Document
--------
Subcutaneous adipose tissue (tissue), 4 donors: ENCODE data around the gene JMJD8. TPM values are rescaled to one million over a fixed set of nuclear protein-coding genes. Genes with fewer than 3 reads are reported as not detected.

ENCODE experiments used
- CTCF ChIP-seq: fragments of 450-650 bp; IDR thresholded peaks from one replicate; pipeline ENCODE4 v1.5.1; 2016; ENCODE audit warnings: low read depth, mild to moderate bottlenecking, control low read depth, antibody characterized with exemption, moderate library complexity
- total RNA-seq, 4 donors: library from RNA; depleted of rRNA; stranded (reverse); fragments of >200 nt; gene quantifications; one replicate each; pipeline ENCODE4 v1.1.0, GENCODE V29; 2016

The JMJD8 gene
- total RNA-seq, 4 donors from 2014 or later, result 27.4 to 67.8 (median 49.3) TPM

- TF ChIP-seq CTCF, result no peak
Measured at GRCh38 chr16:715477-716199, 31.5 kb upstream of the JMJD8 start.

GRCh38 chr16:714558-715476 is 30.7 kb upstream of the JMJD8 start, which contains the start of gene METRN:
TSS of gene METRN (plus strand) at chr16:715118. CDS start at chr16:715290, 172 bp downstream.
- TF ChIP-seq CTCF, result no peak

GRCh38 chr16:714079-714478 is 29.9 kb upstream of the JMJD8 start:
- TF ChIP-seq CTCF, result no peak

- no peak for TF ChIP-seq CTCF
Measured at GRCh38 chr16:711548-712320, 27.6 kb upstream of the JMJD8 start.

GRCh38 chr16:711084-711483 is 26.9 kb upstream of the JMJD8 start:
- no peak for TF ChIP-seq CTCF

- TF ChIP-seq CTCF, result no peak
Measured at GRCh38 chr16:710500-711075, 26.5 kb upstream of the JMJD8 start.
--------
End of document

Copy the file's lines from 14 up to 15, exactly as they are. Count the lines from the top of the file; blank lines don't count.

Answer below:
- no peak for TF ChIP-seq CTCF
Measured at GRCh38 chr16:711548-712320, 27.6 kb upstream of the JMJD8 start.